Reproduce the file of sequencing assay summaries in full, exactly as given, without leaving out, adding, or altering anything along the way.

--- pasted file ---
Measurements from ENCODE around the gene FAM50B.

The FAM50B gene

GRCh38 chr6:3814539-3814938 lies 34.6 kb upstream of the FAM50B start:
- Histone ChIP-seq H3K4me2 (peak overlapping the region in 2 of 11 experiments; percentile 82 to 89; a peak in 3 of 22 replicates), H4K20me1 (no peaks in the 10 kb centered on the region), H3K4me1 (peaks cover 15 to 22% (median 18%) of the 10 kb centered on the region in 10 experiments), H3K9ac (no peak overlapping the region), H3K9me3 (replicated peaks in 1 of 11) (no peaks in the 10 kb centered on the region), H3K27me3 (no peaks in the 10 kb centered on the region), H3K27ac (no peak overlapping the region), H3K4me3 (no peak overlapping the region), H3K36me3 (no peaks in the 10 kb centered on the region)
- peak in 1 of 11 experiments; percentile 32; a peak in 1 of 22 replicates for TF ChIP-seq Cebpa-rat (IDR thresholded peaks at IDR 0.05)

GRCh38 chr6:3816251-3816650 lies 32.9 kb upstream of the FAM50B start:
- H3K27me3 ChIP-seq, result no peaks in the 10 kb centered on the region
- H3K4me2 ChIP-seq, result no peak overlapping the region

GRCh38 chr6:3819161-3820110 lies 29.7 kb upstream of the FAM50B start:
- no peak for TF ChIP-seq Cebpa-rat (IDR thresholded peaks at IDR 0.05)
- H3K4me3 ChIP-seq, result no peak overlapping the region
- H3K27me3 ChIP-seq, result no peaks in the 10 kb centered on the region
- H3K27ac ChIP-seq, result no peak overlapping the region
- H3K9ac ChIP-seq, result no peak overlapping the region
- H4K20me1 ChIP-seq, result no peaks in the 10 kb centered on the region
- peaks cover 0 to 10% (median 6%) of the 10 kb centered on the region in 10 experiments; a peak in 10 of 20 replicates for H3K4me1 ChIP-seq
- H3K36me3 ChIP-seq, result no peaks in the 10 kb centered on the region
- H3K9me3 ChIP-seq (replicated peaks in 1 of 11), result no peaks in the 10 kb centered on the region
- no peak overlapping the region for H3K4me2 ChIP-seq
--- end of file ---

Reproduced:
Measurements from ENCODE around the gene FAM50B.

The FAM50B gene

GRCh38 chr6:3814539-3814938 lies 34.6 kb upstream of the FAM50B start:
- Histone ChIP-seq H3K4me2 (peak overlapping the region in 2 of 11 experiments; percentile 82 to 89; a peak in 3 of 22 replicates), H4K20me1 (no peaks in the 10 kb centered on the region), H3K4me1 (peaks cover 15 to 22% (median 18%) of the 10 kb centered on the region in 10 experiments), H3K9ac (no peak overlapping the region), H3K9me3 (replicated peaks in 1 of 11) (no peaks in the 10 kb centered on the region), H3K27me3 (no peaks in the 10 kb centered on the region), H3K27ac (no peak overlapping the region), H3K4me3 (no peak overlapping the region), H3K36me3 (no peaks in the 10 kb centered on the region)
- peak in 1 of 11 experiments; percentile 32; a peak in 1 of 22 replicates for TF ChIP-seq Cebpa-rat (IDR thresholded peaks at IDR 0.05)

GRCh38 chr6:3816251-3816650 lies 32.9 kb upstream of the FAM50B start:
- H3K27me3 ChIP-seq, result no peaks in the 10 kb centered on the region
- H3K4me2 ChIP-seq, result no peak overlapping the region

GRCh38 chr6:3819161-3820110 lies 29.7 kb upstream of the FAM50B start:
- no peak for TF ChIP-seq Cebpa-rat (IDR thresholded peaks at IDR 0.05)
- H3K4me3 ChIP-seq, result no peak overlapping the region
- H3K27me3 ChIP-seq, result no peaks in the 10 kb centered on the region
- H3K27ac ChIP-seq, result no peak overlapping the region
- H3K9ac ChIP-seq, result no peak overlapping the region
- H4K20me1 ChIP-seq, result no peaks in the 10 kb centered on the region
- peaks cover 0 to 10% (median 6%) of the 10 kb centered on the region in 10 experiments; a peak in 10 of 20 replicates for H3K4me1 ChIP-seq
- H3K36me3 ChIP-seq, result no peaks in the 10 kb centered on the region
- H3K9me3 ChIP-seq (replicated peaks in 1 of 11), result no peaks in the 10 kb centered on the region
- no peak overlapping the region for H3K4me2 ChIP-seq